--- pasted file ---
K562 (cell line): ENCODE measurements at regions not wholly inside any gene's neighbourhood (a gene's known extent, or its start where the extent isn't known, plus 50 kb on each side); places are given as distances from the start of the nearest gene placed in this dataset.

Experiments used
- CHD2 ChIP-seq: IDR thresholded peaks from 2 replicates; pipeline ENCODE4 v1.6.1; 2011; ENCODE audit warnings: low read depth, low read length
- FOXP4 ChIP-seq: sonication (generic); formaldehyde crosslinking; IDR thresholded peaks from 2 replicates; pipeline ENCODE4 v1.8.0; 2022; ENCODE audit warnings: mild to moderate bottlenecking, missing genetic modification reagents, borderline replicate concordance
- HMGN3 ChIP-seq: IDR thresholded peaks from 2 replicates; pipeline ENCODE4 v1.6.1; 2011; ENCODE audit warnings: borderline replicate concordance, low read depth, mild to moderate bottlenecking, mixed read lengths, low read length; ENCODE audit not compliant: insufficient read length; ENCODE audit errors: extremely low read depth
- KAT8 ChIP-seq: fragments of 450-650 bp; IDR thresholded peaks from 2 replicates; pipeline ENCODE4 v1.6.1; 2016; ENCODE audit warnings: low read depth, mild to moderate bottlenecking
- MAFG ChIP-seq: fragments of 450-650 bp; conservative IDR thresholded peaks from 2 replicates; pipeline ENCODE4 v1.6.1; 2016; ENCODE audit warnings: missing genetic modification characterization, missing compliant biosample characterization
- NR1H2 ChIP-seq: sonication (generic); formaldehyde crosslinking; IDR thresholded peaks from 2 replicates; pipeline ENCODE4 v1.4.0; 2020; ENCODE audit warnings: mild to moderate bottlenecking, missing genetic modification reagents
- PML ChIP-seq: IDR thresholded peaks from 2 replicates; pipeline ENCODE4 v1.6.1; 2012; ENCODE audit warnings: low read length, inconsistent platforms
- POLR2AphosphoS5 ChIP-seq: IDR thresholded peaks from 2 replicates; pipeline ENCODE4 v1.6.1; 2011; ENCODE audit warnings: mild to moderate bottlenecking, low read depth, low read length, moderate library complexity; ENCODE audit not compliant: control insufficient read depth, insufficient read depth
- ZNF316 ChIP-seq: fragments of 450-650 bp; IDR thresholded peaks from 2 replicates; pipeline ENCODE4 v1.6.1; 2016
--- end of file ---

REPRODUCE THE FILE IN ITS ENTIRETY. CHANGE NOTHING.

K562 (cell line): ENCODE measurements at regions not wholly inside any gene's neighbourhood (a gene's known extent, or its start where the extent isn't known, plus 50 kb on each side); places are given as distances from the start of the nearest gene placed in this dataset.

Experiments used
- CHD2 ChIP-seq: IDR thresholded peaks from 2 replicates; pipeline ENCODE4 v1.6.1; 2011; ENCODE audit warnings: low read depth, low read length
- FOXP4 ChIP-seq: sonication (generic); formaldehyde crosslinking; IDR thresholded peaks from 2 replicates; pipeline ENCODE4 v1.8.0; 2022; ENCODE audit warnings: mild to moderate bottlenecking, missing genetic modification reagents, borderline replicate concordance
- HMGN3 ChIP-seq: IDR thresholded peaks from 2 replicates; pipeline ENCODE4 v1.6.1; 2011; ENCODE audit warnings: borderline replicate concordance, low read depth, mild to moderate bottlenecking, mixed read lengths, low read length; ENCODE audit not compliant: insufficient read length; ENCODE audit errors: extremely low read depth
- KAT8 ChIP-seq: fragments of 450-650 bp; IDR thresholded peaks from 2 replicates; pipeline ENCODE4 v1.6.1; 2016; ENCODE audit warnings: low read depth, mild to moderate bottlenecking
- MAFG ChIP-seq: fragments of 450-650 bp; conservative IDR thresholded peaks from 2 replicates; pipeline ENCODE4 v1.6.1; 2016; ENCODE audit warnings: missing genetic modification characterization, missing compliant biosample characterization
- NR1H2 ChIP-seq: sonication (generic); formaldehyde crosslinking; IDR thresholded peaks from 2 replicates; pipeline ENCODE4 v1.4.0; 2020; ENCODE audit warnings: mild to moderate bottlenecking, missing genetic modification reagents
- PML ChIP-seq: IDR thresholded peaks from 2 replicates; pipeline ENCODE4 v1.6.1; 2012; ENCODE audit warnings: low read length, inconsistent platforms
- POLR2AphosphoS5 ChIP-seq: IDR thresholded peaks from 2 replicates; pipeline ENCODE4 v1.6.1; 2011; ENCODE audit warnings: mild to moderate bottlenecking, low read depth, low read length, moderate library complexity; ENCODE audit not compliant: control insufficient read depth, insufficient read depth
- ZNF316 ChIP-seq: fragments of 450-650 bp; IDR thresholded peaks from 2 replicates; pipeline ENCODE4 v1.6.1; 2016